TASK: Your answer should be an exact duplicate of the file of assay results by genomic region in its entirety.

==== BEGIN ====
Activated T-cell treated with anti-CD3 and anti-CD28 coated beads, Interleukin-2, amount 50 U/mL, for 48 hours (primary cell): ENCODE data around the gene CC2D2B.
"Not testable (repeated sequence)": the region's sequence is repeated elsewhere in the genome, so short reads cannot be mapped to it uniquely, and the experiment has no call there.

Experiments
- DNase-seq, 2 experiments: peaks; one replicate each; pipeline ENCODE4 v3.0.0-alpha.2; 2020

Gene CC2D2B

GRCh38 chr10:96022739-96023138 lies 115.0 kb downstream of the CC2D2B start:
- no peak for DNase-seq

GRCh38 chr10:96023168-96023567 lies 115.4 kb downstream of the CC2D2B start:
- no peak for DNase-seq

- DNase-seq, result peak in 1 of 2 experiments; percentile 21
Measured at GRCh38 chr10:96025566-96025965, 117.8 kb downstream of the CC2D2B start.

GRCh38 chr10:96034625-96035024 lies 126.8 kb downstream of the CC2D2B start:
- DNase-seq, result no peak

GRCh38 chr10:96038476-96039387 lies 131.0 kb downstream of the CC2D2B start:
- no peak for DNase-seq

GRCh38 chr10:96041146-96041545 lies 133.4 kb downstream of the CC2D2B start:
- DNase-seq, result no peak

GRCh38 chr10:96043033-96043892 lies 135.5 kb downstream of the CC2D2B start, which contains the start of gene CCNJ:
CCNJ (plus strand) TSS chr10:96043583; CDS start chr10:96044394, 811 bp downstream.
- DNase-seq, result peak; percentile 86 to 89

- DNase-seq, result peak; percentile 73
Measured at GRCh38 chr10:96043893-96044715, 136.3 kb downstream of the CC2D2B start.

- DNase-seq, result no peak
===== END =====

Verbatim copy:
Activated T-cell treated with anti-CD3 and anti-CD28 coated beads, Interleukin-2, amount 50 U/mL, for 48 hours (primary cell): ENCODE data around the gene CC2D2B.
"Not testable (repeated sequence)": the region's sequence is repeated elsewhere in the genome, so short reads cannot be mapped to it uniquely, and the experiment has no call there.

Experiments
- DNase-seq, 2 experiments: peaks; one replicate each; pipeline ENCODE4 v3.0.0-alpha.2; 2020

Gene CC2D2B

GRCh38 chr10:96022739-96023138 lies 115.0 kb downstream of the CC2D2B start:
- no peak for DNase-seq

GRCh38 chr10:96023168-96023567 lies 115.4 kb downstream of the CC2D2B start:
- no peak for DNase-seq

- DNase-seq, result peak in 1 of 2 experiments; percentile 21
Measured at GRCh38 chr10:96025566-96025965, 117.8 kb downstream of the CC2D2B start.

GRCh38 chr10:96034625-96035024 lies 126.8 kb downstream of the CC2D2B start:
- DNase-seq, result no peak

GRCh38 chr10:96038476-96039387 lies 131.0 kb downstream of the CC2D2B start:
- no peak for DNase-seq

GRCh38 chr10:96041146-96041545 lies 133.4 kb downstream of the CC2D2B start:
- DNase-seq, result no peak

GRCh38 chr10:96043033-96043892 lies 135.5 kb downstream of the CC2D2B start, which contains the start of gene CCNJ:
CCNJ (plus strand) TSS chr10:96043583; CDS start chr10:96044394, 811 bp downstream.
- DNase-seq, result peak; percentile 86 to 89

- DNase-seq, result peak; percentile 73
Measured at GRCh38 chr10:96043893-96044715, 136.3 kb downstream of the CC2D2B start.

- DNase-seq, result no peak